46.  Consenso Brasileiro de Psoríase e Guias de Tratamento. Rio de Janeiro: Sociedade Brasileira de Dermatologia; 2006.         [ Links ]

47.  Chong BF, Wong HK. Immunobiologics in the treatment of psoriasis. Clin Immunol. 2007;123:129-38.         [ Links ]

48.  Smith CH, Anstey AV, Barker JNWN, Burden AD, Chalmers RJ, Chandler D, et al. British Association of Dermatologists: guidelines for use of biological interventions in psoriasis 2005. Br J Dermatol. 2005;153:486-97.         [ Links ]

49.  Goffe B, Cather JC. Etanercept: an overview. J Am Acad Dermatol. 2003; 49(Suppl):S105-11.         [ Links ]

50.  Gottlieb AB. Etanercept for the treatment of psoriasis and psoriatic arthritis. Dermatol Ther. 2004;17:401-8         [ Links ]

51.  Tan JK, Alphale A, Malaviya R, Sun Y, Gottlieb AB. Mechanisms of action of etanercept in psoriasis. J Investig Dermatol Symp Proc. 2007;12:38-45.         [ Links ]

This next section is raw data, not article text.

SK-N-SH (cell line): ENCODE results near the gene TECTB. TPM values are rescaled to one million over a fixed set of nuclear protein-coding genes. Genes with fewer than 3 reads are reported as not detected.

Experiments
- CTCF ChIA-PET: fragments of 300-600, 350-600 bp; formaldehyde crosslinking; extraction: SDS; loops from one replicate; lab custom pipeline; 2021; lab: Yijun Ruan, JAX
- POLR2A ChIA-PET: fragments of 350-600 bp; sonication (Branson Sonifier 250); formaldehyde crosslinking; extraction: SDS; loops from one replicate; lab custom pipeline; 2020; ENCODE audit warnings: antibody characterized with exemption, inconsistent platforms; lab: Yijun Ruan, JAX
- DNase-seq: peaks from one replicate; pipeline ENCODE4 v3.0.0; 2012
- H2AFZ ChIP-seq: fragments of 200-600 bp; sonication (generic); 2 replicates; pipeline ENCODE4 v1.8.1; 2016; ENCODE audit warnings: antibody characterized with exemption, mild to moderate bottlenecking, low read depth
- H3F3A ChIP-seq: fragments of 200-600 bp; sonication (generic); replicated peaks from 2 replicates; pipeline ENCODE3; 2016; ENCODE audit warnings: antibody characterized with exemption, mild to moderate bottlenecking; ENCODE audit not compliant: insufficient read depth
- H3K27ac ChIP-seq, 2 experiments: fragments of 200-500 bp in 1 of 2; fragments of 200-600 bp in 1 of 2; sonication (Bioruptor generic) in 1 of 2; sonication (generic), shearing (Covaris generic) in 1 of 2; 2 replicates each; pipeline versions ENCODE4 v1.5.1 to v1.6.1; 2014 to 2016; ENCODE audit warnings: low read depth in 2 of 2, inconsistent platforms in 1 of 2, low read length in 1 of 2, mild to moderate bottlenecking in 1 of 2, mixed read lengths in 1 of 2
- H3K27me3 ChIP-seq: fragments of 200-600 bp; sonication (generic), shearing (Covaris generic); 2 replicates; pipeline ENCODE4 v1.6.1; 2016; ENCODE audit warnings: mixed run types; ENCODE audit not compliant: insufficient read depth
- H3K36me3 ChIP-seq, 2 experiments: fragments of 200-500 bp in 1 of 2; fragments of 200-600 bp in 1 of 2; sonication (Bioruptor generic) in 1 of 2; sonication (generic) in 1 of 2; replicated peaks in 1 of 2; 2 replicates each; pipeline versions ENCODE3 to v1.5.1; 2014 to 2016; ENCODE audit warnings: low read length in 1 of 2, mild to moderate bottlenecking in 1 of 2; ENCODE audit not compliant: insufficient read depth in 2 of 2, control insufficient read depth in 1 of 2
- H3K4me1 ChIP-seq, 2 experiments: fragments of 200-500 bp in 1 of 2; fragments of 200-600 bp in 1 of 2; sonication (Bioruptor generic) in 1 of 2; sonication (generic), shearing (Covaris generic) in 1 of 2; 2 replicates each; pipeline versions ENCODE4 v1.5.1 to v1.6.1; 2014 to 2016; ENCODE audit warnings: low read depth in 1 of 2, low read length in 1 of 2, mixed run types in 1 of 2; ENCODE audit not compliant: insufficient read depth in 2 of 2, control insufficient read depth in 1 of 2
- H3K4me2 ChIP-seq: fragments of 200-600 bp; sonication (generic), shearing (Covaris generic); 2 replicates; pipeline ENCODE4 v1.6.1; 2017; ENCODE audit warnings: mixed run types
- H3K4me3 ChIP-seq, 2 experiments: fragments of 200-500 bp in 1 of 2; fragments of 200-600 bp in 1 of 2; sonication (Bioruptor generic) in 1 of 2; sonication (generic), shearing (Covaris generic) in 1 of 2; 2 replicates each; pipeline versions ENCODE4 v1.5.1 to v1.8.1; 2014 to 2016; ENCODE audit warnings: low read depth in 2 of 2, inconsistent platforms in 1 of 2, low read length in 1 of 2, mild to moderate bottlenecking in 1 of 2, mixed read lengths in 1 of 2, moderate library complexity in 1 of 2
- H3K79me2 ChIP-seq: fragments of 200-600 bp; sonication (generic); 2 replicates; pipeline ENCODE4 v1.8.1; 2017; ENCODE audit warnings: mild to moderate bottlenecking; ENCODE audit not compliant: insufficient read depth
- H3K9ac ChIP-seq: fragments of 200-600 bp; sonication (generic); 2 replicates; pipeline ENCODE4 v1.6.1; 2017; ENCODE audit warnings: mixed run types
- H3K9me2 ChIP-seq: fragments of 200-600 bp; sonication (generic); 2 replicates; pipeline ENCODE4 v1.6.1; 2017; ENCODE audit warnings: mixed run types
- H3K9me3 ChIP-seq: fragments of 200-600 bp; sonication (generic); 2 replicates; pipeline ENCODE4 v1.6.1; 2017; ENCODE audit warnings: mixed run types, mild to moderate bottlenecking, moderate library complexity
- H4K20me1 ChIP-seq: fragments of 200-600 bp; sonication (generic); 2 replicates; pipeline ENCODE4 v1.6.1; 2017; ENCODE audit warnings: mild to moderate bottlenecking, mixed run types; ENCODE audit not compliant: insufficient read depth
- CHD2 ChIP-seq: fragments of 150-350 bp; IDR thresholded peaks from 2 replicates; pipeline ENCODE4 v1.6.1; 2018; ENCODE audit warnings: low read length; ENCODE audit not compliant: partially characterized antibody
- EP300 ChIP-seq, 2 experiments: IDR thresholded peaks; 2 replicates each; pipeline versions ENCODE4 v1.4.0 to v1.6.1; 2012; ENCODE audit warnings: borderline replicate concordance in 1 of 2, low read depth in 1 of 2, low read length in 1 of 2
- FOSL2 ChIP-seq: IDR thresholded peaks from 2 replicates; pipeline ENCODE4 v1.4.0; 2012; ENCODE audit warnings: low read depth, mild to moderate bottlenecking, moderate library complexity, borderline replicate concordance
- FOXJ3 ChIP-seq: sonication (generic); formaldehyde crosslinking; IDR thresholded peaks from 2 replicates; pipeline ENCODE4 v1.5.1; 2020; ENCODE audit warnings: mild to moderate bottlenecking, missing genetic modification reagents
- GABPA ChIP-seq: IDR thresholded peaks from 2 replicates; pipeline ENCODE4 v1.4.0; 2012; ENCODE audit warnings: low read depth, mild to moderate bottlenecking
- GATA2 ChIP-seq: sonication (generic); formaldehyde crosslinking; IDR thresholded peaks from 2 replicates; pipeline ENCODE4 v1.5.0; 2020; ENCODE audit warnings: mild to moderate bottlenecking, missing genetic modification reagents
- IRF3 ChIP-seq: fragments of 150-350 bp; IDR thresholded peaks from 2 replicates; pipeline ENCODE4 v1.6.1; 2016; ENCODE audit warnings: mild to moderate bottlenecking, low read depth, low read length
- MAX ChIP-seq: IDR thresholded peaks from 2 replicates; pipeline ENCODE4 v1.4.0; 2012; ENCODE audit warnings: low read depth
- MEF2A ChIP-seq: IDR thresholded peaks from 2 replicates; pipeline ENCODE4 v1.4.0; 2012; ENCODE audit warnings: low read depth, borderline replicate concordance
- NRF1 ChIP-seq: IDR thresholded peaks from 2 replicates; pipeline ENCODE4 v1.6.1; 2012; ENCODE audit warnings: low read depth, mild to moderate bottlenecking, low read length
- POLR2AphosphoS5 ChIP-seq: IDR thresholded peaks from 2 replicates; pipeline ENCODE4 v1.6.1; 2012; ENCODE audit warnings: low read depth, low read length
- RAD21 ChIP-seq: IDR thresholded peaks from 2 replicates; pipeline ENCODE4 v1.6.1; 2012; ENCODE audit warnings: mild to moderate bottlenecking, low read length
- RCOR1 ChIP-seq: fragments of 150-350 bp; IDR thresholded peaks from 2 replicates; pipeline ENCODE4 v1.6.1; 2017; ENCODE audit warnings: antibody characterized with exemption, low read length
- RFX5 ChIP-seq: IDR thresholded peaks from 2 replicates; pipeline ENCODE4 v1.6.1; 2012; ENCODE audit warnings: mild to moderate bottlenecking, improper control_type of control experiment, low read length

52.  Tyring S, Gottlieb A, Papp K. Etanercept and clinical outcomes, fatigue, and depression in psoriasis: double-blind placebo-controlled randomized phase III trial. Lancet. 2006; 367:29-35.         [ Links ]

53.  Leonardi CL, Powers JL, Matheson RT, Goffe BS, Zitnik R, Wang A, et al. Etanercept as monotherapy in patients with psoriasis. N Engl J Med. 2003;349:2014-22.         [ Links ]

54.  Wu EQ, Feldman SR, Chen L, Kaltenboeck A, Yu AP, Gupta SR, et al. Utilization pattern of etanercept and its cost implications in moderate to severe psoriasis in a managed care population. Curr Med Res Opin. 2008;24:3493-501.         [ Links ]

55.  Paller AS, Siegfried EC, Langley RG, Gottlieb AB, Pariser D, Landells I, et al. Etanercept treatment for children and adolescents with plaque psoriasis. N Engl J Med. 2008;358:241-51.         [ Links ]

56.  Morris A, Rogers M, Fischer G, Arch B, Williams K. Childhood psoriasis: review of 1262 cases. Pediatr Dermatol. 2001;18:188-98.         [ Links ]

 

 

Mailing Address:
Ricardo Romiti
Rua Dr. Neto de Araújo, 320 - Cj. 1.004-1.005
Vila Mariana
04111 001 - São Paulo - SP
Tel./fax: (11) 5549-2211
E-mail: rromiti@hotmail.com

 

 

How to cite this article: Romiti R, Maragno L, Arnone M, Takahashi MDF. Psoríase na infância e na adolescência. An Bras Dermatol. 2009;84(1):9-22.